It has been brought to my attention by friends Outside that I have developed strong feelings about the North, though whether those feelings could be translated as patriotism is doubtful. The land, this wilderness, has involved my heart. I feel at home here in some primeval way that has nothing to do with intellect. It is a purely emotional sense of belonging, of being a part of something that is not related to the invented idea of countries and borders. The North would have claimed me no matter what name it had been given.

The people of the North, the politics of the North, are the same as anywhere else; it is the very land itself that I have come to love.

Yeah, I got a tear in my eye watching some of the news clips of the Olympics, the crowds, the players, were showing their hearts. Open and honest displays of emotion will always reach us, whether it be an individual or a crowd.

This joy was contagious. I was getting it even through the medium of a television screen. As I was wiping the moisture from my eyes and marveling at the power of the feelings I was witnessing, I realized I was very glad I was doing this witnessing from my home rather than being bodily present at the event. Why? I wondered, did I not want to be there, in Vancouver, part of this frenzy of happiness and pride?

I think it was the word contagious, which also means infected, catching and communicable – words that when associated with huge amounts of people cause alarm.

Crowds, however elated, make me nervous. There is something about an enormous mass of people sharing a common feeling that always gives me a touch of the heebie jeebies. It could all too quickly change, becoming an enormous mass of people who are angry and then the fun is over. When the fire hoses and the batons and the Tasers are put away there are people (sometimes in jail) who claim they had no idea of how or why they behaved the way they did – they were simply infected by the mood of the mob.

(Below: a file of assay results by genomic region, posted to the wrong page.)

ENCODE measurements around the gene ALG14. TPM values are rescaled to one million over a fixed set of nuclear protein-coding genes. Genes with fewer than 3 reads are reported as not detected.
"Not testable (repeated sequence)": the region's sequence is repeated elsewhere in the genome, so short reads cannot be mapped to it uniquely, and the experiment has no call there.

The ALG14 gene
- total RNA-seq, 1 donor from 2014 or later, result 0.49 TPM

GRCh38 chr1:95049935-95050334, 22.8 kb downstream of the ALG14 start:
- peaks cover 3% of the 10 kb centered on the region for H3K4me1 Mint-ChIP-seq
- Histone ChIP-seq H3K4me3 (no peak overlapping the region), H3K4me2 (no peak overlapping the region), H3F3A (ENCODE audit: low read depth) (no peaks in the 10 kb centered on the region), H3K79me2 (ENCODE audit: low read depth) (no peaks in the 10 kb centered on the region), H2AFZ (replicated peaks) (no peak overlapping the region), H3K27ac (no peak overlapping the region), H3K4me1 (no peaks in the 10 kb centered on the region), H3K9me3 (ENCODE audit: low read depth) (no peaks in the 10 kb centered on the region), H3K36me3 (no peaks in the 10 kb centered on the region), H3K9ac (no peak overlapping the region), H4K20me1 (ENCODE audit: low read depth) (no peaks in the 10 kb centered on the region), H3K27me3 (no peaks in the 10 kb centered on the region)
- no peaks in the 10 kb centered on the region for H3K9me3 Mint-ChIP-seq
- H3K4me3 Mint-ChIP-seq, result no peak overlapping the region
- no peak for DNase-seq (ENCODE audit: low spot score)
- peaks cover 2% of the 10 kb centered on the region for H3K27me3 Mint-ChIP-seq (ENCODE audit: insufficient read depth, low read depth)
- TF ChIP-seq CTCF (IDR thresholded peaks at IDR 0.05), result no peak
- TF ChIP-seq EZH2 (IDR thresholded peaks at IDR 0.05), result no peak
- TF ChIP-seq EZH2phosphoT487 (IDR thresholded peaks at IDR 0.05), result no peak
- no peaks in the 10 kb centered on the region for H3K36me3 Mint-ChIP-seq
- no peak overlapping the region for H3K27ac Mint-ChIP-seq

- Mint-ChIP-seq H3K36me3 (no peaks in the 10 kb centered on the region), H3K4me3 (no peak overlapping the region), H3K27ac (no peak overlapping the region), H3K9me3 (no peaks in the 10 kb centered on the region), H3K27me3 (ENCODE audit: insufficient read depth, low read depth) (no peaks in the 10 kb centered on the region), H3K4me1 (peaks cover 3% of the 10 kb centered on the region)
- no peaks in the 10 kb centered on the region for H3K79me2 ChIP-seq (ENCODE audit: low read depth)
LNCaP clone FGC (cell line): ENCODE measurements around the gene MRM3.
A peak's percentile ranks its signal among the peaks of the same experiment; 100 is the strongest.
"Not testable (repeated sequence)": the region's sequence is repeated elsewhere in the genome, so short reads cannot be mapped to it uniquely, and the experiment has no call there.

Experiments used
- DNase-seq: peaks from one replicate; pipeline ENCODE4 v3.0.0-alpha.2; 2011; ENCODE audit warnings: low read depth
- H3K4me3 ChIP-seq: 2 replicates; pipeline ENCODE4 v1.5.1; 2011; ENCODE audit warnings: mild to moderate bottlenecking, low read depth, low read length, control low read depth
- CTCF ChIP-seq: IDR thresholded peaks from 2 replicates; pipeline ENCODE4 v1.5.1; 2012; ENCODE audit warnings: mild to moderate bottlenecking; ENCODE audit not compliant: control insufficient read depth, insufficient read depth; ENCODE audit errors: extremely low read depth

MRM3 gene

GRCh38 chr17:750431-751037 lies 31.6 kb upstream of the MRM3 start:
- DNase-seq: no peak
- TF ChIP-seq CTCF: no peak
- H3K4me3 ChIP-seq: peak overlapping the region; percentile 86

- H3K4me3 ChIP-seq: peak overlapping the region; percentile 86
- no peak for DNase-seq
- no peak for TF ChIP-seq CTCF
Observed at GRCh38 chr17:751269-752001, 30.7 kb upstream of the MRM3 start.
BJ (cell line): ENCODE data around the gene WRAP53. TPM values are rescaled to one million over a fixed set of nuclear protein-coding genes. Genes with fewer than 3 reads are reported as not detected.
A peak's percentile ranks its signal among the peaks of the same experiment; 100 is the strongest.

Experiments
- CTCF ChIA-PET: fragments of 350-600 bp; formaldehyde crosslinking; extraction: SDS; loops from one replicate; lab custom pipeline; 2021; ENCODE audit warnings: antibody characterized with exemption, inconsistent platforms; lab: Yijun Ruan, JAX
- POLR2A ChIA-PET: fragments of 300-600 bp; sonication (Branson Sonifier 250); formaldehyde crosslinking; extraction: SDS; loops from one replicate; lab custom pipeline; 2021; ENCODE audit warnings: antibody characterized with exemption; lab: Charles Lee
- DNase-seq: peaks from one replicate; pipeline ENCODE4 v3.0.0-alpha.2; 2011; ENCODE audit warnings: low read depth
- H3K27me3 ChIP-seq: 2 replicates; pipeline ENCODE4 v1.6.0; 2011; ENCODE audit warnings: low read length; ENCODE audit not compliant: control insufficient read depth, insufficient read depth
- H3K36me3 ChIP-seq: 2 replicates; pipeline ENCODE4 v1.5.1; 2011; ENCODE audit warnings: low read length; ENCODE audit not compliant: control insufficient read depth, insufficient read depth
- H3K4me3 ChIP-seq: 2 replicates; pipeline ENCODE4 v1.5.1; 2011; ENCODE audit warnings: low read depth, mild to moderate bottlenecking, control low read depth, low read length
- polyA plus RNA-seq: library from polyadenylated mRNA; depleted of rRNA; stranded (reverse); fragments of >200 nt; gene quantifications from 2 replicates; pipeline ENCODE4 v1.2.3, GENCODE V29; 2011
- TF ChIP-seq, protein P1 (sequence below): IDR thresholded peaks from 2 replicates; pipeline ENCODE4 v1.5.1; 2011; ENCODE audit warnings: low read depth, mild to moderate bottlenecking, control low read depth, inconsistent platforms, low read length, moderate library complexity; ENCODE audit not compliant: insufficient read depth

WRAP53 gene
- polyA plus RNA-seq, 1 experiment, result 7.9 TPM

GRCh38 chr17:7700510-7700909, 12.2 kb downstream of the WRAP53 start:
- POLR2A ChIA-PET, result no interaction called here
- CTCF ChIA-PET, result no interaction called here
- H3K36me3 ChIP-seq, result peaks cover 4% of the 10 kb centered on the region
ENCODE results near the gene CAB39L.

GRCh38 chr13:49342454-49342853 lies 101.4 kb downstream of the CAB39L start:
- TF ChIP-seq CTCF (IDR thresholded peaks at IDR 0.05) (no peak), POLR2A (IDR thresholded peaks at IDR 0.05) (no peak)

Mass hysteria, or mass psychogenic illness, is well known and incidents illustrating this affliction have been well-documented throughout human history.

The melas in India, for example, feature thousands and thousands of people in the throes of religious fervour. At each one, people die when they are trampled by the crowds.

For an example that does not involve either religion or patriotism, there is the Tanganyika Laughter Epidemic, begun innocently enough by schoolgirls giggling over a joke and eventually spread, resulting in illness and violence.

For me it seems there is an association between patriotism and crowds that go bad that is likely the root of my lack of strong feelings of country.

Guy de Maupassant summed it up with this quotation:

“Patriotism is a kind of religion; it is the egg from which wars are hatched.”



Heather Bennett is a writer who

lives in Watson Lake.

Get local stories you won't find anywhere else right to your inbox.
Sign up here

Just Posted

Yukonomist Keith Halliday
Yukonomist: Are they coming?

One of COVID-19’s big economic questions is whether it will prompt a… Continue reading

Yukon MP Larry Bagnell, along with Yukon health and education delegates, announce a new medical research initiative via a Zoom conference on Jan. 21. (Screen shot)
New medical research unit at Yukon University launched